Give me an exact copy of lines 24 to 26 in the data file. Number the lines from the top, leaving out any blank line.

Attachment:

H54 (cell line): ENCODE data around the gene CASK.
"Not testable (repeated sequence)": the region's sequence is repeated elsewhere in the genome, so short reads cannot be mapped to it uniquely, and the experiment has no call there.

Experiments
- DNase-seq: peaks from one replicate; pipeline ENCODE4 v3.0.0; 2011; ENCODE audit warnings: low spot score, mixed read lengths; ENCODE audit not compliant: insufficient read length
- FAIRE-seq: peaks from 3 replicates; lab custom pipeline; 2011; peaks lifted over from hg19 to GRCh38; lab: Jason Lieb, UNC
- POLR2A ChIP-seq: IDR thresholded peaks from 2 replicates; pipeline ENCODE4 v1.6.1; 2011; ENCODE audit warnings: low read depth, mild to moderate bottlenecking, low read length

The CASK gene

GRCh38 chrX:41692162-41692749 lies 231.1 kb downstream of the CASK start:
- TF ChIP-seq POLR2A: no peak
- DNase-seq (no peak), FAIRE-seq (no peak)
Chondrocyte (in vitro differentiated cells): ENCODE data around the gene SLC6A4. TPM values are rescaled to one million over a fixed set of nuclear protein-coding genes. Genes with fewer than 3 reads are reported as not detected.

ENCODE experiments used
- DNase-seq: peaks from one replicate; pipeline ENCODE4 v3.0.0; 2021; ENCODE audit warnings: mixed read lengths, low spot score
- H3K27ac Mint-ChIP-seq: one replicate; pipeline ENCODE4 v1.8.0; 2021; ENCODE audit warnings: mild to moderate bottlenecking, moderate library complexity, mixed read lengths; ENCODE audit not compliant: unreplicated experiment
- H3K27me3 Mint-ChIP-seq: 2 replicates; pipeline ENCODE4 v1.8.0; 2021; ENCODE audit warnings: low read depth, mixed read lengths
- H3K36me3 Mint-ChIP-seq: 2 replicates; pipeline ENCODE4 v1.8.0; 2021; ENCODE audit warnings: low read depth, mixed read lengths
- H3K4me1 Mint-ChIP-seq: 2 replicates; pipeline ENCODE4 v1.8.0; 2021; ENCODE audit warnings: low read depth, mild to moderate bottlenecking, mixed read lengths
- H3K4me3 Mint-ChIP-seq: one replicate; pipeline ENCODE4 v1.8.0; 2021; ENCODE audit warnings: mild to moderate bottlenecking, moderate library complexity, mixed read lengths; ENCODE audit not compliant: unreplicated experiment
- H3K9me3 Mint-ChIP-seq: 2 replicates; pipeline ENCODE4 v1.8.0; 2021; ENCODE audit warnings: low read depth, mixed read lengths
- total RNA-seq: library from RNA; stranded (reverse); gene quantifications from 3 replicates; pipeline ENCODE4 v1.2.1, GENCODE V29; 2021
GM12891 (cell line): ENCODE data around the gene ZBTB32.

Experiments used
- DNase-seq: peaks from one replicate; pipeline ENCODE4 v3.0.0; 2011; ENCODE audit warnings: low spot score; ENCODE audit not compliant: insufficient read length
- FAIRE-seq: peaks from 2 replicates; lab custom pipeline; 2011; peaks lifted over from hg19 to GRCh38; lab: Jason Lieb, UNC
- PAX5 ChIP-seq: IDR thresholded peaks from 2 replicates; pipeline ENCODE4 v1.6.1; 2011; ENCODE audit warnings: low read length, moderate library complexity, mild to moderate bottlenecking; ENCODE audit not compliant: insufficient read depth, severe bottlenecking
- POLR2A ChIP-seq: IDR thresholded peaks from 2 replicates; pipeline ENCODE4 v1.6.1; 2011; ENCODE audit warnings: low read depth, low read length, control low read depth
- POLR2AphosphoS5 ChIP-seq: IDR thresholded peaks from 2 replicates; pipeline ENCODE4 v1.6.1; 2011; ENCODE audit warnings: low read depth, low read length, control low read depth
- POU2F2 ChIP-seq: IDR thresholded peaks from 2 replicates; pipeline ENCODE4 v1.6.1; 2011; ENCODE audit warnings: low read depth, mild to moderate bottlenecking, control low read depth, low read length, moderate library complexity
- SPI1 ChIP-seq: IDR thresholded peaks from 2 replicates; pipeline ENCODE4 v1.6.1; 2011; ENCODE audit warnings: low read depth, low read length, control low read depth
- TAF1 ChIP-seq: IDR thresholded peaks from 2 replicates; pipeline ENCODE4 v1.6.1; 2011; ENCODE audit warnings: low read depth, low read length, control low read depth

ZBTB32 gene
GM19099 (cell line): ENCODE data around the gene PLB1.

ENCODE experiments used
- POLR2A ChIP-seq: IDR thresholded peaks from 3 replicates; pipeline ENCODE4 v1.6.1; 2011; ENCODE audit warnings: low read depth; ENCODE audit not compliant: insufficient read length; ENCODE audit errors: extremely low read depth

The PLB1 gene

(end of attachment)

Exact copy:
- FAIRE-seq: peaks from 2 replicates; lab custom pipeline; 2011; peaks lifted over from hg19 to GRCh38; lab: Jason Lieb, UNC
- PAX5 ChIP-seq: IDR thresholded peaks from 2 replicates; pipeline ENCODE4 v1.6.1; 2011; ENCODE audit warnings: low read length, moderate library complexity, mild to moderate bottlenecking; ENCODE audit not compliant: insufficient read depth, severe bottlenecking
- POLR2A ChIP-seq: IDR thresholded peaks from 2 replicates; pipeline ENCODE4 v1.6.1; 2011; ENCODE audit warnings: low read depth, low read length, control low read depth